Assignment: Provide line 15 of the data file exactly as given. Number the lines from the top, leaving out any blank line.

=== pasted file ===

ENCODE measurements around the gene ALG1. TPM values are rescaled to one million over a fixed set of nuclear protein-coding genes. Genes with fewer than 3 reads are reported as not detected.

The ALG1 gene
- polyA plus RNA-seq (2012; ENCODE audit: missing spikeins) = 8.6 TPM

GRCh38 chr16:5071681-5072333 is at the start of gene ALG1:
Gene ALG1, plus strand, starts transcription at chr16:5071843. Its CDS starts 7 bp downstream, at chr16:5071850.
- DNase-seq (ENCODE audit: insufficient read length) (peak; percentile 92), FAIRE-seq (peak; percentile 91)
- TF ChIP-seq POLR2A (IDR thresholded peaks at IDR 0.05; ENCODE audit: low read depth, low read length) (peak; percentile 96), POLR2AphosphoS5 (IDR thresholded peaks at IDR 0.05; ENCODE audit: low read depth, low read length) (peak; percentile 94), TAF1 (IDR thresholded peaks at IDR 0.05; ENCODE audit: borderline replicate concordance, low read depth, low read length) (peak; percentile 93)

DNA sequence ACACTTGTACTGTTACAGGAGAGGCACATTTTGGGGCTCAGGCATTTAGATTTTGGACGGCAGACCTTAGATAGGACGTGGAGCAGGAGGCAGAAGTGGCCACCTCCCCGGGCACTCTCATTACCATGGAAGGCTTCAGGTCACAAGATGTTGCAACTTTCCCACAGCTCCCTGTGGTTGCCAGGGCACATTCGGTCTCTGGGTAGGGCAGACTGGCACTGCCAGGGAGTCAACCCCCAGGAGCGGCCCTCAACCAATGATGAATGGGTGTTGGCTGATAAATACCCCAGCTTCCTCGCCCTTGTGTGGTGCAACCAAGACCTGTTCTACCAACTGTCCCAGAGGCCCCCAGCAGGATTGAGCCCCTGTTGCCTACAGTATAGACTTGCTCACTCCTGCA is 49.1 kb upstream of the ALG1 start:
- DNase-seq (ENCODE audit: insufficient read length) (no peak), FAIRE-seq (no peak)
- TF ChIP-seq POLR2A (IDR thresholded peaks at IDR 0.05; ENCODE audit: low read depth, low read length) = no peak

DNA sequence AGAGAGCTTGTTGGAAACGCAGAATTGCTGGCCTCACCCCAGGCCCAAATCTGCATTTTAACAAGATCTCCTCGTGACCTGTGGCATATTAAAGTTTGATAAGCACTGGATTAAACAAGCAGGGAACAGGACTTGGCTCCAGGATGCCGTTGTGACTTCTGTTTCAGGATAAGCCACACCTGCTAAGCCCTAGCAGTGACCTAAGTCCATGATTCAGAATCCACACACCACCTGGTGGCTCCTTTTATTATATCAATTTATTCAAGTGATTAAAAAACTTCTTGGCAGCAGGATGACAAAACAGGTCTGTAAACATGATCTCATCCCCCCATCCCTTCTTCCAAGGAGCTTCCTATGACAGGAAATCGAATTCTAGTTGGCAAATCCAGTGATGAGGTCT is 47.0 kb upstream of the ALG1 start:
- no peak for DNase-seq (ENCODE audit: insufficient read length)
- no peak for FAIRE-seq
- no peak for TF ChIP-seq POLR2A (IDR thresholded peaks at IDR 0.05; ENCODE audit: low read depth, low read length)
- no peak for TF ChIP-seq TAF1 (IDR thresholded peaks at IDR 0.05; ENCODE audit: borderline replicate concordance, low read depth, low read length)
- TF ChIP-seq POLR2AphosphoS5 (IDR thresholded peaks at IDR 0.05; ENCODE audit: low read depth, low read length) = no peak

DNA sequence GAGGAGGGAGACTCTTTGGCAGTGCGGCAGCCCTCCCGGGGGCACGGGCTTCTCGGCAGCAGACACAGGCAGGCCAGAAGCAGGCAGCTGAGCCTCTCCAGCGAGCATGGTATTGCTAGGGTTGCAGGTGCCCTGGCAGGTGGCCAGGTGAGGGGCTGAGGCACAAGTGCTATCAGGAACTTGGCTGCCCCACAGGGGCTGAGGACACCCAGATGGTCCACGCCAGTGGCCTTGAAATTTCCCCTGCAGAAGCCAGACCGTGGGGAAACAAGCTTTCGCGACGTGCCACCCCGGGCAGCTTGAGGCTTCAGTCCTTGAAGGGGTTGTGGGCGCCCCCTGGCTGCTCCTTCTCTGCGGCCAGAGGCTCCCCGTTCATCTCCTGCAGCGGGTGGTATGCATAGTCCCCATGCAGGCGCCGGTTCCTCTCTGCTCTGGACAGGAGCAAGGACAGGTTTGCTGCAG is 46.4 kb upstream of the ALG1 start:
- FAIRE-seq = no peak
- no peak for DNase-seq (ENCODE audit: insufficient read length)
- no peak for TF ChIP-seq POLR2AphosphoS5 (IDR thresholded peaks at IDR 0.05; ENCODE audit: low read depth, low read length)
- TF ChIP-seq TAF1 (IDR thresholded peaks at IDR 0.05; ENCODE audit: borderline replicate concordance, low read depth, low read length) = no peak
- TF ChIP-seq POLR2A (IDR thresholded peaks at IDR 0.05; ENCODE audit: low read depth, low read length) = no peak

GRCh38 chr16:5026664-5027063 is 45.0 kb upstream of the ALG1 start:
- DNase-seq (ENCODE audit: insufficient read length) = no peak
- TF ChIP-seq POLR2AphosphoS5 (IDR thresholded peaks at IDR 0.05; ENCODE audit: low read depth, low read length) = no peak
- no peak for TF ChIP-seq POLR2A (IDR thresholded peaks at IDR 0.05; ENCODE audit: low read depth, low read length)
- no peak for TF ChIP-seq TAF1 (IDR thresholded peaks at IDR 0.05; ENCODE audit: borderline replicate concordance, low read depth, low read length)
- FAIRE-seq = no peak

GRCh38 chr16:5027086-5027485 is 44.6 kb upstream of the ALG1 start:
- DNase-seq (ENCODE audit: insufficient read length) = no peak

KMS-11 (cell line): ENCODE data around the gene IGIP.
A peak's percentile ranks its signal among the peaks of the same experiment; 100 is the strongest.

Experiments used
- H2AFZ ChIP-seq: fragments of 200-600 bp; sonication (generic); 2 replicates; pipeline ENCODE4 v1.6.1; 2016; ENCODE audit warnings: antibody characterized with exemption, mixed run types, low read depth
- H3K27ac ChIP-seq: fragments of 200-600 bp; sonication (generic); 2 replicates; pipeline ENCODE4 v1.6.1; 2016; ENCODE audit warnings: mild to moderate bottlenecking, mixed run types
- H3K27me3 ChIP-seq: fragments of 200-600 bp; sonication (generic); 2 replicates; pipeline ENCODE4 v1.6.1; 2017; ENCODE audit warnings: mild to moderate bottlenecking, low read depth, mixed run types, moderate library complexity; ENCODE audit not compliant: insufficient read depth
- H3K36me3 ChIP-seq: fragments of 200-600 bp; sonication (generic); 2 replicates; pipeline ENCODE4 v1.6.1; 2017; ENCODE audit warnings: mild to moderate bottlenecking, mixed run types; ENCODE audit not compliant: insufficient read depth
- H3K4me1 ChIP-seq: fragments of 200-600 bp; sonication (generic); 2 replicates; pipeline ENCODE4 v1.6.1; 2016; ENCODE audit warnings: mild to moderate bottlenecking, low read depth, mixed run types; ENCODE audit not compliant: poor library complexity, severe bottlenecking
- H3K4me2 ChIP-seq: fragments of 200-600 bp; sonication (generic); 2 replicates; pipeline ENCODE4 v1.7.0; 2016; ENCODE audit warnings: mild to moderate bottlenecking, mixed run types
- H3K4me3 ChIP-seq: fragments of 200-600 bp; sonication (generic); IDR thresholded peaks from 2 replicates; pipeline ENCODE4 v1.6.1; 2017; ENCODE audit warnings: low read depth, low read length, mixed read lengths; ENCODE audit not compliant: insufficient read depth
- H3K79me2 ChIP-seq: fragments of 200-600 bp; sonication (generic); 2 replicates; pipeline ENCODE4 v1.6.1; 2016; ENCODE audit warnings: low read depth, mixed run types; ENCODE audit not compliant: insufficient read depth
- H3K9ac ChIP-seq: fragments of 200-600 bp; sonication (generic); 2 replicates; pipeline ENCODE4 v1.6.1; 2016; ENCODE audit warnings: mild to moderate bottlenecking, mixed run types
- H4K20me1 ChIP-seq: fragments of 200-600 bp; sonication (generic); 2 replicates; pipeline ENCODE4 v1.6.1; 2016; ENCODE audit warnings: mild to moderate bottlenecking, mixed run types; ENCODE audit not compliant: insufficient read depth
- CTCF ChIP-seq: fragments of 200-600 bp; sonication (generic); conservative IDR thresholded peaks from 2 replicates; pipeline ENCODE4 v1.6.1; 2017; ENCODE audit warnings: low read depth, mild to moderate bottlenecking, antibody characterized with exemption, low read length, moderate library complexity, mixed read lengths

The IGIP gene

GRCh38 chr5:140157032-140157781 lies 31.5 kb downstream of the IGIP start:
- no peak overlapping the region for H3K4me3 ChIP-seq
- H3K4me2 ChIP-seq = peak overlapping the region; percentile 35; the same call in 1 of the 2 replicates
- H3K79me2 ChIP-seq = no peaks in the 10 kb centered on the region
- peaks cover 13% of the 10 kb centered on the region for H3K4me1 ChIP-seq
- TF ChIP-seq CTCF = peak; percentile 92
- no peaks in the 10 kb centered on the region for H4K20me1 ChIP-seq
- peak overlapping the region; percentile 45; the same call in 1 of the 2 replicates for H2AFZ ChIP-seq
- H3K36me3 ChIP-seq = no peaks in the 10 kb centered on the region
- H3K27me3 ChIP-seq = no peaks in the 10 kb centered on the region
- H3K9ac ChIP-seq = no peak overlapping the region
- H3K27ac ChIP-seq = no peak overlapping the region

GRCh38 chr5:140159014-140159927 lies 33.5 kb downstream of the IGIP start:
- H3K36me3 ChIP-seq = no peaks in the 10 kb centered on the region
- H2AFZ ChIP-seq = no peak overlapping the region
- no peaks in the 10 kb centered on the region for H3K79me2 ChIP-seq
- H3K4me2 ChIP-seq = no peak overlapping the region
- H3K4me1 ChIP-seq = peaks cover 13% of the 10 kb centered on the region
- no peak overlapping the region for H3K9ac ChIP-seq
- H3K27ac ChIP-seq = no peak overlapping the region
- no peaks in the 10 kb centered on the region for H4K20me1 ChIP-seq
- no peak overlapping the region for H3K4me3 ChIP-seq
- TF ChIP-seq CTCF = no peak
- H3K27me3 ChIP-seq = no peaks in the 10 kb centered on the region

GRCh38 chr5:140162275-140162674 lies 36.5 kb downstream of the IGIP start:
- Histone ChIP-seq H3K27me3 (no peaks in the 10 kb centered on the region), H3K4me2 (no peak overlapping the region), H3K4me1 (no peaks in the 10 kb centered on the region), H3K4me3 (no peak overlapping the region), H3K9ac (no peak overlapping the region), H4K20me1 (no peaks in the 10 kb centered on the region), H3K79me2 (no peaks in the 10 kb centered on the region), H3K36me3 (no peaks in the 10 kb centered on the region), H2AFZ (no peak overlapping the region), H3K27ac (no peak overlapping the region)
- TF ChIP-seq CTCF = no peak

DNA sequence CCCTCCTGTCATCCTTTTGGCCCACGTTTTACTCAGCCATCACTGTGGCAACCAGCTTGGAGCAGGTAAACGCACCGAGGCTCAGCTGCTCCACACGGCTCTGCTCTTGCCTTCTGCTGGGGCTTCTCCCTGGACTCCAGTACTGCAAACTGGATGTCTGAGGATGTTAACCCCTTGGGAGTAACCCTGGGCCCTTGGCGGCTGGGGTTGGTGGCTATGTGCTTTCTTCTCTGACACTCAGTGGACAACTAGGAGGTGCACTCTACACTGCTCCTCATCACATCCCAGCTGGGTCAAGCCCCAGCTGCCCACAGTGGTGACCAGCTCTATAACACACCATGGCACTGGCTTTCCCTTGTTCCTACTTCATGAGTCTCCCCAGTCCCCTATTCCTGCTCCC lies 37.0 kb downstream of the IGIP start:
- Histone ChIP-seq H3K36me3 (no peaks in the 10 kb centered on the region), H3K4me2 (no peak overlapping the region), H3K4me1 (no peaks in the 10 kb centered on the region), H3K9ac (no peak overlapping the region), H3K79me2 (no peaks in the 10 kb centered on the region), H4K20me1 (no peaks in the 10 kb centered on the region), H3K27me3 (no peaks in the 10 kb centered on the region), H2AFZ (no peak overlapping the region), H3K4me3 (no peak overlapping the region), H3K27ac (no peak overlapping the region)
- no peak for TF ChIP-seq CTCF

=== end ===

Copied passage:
- no peak for TF ChIP-seq TAF1 (IDR thresholded peaks at IDR 0.05; ENCODE audit: borderline replicate concordance, low read depth, low read length)